Medically assisted treatment

Methadone is by far the most used substitution substance. Buprenorphine, the most used substitution substance in France for years, is also prescribed by private doctors in Portugal and Luxembourg. Sweden is preparing restrictions on the prescription of buprenorphine, and in Finland illicit misuse of buprenorphine has caused demand for treatment, with a few deaths reported related to misuse of buprenorphine and depressants. Currently, buprenorphine is used to a much lesser extent than methadone in Belgium, Denmark, Germany, Greece, Spain, Austria and the United Kingdom.

Information on the number of persons receiving substitution treatment has been available for some years (Farrell et al., 1996, 2000) and it is now possible to follow development in this area. Table 3 compares information on substitution treatment as reported in 1997/1998 with the latest information from Member States. Table 3 shows that there has been a substantial increase in the overall availability of medically assisted treatment. The aggregate increase at EU level is about 34 % in approximately five years.

Table 3: Development of substitution treatment in the 15 EU Member States and Norway

 

Estimated number of persons in substitution treatment reported (1)

Change ( %)

1997/1998

2001/2002

Belgium

6 617

7 000

5.8

Denmark

4 298

4 937

14.9

Germany (2)

45 300

49 300

8.8

Greece

400

1 060

165.0

Spain

51 000

78 806

54.5

France

53 281

85 757

61.0

Ireland

2 859

5 865

105.1

Italy

77 537

86 778

11.9

Luxembourg (3)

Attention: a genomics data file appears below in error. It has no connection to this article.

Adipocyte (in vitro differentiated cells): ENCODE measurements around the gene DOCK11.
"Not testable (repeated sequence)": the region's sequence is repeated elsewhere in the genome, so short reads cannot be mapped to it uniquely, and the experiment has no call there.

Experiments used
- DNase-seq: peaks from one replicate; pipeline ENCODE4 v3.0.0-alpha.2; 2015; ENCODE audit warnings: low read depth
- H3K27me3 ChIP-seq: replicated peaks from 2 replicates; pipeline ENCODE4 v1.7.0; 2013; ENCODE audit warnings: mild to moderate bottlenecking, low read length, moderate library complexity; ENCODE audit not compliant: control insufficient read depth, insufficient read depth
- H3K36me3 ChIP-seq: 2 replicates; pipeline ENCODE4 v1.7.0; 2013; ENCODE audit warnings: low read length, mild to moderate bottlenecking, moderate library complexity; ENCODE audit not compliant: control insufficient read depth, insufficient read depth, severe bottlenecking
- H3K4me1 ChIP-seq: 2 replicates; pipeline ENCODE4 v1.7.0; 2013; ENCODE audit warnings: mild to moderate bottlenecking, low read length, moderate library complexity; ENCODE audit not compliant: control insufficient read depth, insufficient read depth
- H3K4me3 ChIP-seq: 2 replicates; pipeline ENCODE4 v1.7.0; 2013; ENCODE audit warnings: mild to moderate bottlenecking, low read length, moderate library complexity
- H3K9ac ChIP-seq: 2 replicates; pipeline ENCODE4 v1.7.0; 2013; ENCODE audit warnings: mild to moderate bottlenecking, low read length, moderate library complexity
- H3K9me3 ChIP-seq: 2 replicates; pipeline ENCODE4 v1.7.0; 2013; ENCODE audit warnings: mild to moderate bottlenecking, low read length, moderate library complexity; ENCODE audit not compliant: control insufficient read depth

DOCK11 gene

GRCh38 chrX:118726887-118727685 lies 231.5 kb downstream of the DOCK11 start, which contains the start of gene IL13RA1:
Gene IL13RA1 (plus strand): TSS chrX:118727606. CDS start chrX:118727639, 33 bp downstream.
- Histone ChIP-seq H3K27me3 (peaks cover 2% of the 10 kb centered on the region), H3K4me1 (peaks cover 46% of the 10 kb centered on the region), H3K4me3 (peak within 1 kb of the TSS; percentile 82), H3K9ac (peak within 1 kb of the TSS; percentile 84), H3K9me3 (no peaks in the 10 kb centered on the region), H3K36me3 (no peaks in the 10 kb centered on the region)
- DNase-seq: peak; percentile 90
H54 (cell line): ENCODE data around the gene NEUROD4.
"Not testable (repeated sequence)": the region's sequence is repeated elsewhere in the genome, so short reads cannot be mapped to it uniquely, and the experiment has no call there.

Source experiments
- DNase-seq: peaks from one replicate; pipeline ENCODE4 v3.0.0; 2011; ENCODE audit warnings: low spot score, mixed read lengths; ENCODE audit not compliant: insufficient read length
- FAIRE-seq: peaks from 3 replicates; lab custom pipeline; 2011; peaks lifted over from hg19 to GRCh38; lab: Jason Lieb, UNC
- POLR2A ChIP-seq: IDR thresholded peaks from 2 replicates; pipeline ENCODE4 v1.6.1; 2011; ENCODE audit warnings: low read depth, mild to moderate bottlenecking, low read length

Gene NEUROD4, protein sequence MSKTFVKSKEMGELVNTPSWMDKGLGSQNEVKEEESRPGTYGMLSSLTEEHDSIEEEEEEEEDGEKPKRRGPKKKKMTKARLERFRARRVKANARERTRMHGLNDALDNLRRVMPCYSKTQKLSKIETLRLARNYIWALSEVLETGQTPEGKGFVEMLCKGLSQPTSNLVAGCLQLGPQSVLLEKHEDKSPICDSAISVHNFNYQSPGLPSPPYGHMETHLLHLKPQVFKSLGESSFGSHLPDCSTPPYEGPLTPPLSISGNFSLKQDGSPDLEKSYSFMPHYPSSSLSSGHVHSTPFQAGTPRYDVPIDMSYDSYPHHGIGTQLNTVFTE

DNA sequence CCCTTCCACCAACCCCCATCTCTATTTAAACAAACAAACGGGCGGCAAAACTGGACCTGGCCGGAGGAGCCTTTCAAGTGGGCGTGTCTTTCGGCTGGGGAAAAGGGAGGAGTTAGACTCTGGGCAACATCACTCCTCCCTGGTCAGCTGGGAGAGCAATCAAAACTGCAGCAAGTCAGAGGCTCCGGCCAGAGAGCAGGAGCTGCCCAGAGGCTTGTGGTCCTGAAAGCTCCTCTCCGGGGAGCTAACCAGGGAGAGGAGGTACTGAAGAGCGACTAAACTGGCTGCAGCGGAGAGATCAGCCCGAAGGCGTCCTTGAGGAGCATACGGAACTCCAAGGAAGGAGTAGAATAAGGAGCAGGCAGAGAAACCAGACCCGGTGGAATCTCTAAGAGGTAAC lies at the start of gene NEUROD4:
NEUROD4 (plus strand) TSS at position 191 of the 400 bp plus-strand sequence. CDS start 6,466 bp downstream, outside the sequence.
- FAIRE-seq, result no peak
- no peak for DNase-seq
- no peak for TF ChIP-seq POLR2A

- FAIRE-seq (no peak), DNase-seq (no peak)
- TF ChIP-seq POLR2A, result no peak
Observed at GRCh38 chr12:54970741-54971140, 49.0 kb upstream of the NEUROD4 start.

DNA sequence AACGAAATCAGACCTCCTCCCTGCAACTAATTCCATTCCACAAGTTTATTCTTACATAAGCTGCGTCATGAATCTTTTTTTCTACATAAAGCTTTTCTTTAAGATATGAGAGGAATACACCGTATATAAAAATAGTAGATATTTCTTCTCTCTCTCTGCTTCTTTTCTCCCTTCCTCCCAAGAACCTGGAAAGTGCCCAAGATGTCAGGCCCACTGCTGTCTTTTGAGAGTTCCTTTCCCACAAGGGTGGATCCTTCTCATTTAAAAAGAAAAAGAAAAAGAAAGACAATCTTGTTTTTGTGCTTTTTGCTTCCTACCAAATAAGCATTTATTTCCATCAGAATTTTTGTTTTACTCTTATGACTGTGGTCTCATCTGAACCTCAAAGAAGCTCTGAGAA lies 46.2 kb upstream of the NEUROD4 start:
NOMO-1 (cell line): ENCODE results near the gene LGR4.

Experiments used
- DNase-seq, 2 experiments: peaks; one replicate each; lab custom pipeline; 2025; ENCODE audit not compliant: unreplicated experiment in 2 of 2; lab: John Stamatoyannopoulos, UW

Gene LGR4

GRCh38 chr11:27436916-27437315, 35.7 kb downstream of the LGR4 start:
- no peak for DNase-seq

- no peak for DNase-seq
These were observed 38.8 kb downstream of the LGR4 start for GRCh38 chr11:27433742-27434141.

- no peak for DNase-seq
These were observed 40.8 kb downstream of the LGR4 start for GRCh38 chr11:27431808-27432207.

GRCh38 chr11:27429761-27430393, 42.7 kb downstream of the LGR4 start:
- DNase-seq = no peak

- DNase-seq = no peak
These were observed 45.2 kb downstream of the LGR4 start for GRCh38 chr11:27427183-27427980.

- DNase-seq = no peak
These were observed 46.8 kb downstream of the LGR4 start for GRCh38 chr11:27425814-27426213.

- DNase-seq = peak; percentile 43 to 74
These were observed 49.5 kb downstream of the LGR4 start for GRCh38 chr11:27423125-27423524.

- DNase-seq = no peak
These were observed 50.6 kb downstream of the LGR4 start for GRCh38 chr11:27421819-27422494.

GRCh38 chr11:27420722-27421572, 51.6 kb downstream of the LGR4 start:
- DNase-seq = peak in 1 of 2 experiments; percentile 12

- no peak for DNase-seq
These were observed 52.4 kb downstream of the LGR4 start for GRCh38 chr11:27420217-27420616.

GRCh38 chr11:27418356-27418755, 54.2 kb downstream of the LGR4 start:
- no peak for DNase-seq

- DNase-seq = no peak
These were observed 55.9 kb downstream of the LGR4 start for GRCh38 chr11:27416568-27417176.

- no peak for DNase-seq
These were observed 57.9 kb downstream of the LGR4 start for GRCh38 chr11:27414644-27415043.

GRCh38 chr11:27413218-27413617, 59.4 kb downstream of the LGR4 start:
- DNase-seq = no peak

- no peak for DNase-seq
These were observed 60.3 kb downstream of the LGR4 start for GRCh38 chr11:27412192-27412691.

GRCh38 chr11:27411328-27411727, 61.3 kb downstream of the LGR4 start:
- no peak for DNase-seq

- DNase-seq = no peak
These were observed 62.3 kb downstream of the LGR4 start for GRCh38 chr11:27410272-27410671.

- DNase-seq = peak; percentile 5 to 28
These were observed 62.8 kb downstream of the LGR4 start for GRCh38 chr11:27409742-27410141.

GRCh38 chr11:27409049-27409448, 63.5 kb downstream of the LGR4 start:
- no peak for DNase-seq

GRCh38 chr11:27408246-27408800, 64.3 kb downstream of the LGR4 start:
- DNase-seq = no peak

931

1 007

8.2

Netherlands

13 500

13 500

0

Austria

2 966

5 364

80.8

Portugal

2 324

12 863

453.5

Finland

200

400

100.0

Sweden

600

621

3.5

UK (4)

28 776

35 500

23.4

Norway

204

1 853

808.3

Total

290 793

390 611

36.2

(1) For some countries numbers refer to clients, for other countries they refer to estimated slots.

(2) In the case of Germany figures also include patients receiving dihydrocodeine, which was estimated to be around 8 800 patients in 1998 and 3 700 patients in 2000.

(3) 186 and 156 clients were registered in the state-run methadone project in1998 and 2001 respectively, whereas 745 and 849 received substitution treatment through general practitioners.

(4) England and Wales only.

Sources: EMCDDA annual report 1998 (with data from 1997 or earlier national reports) and national reports 2001 and 2002.

Co-prescription of heroin

The Netherlands has already conducted a trial with medical co-prescription of heroin and presented its findings in February 2002 (Central Committee on the Treatment of Heroin Addicts, 2002). Clients admitted to the trial received both methadone and heroin. The evaluation showed that the clients in the experimental group experienced considerable health benefits compared with the control group, which received methadone treatment only.

Between March 2002 and February 2003 the German cities of Bonn, Cologne, Frankfurt, Hamburg, Hannover, Karlsruhe and Munich launched a heroin-assisted treatment programme in the framework of a scientific randomised controlled trial. A total of 1 120 clients were admitted to the heroin trial, which will be closely monitored and evaluated by the Centre for Interdisciplinary Addiction Research, Hamburg (Zentrum für Interdisziplinäre Suchtforschung), for two study periods each of 12 months.

In Spain, the autonomous regions of Cataluña and Andalucia are preparing trials of co-prescription of heroin. In Barcelona (Cataluña) the total cohort of the study will be 180 male clients aged 18–45. The heroin prescribed will be for oral administration.

In Luxembourg, a decree of 30 January 2002 allows for a trial of heroin prescription to be conducted in the framework of a pilot project managed by the Directorate of Health.

In the United Kingdom, heroin is prescribed through general practitioners to an estimated 500 clients.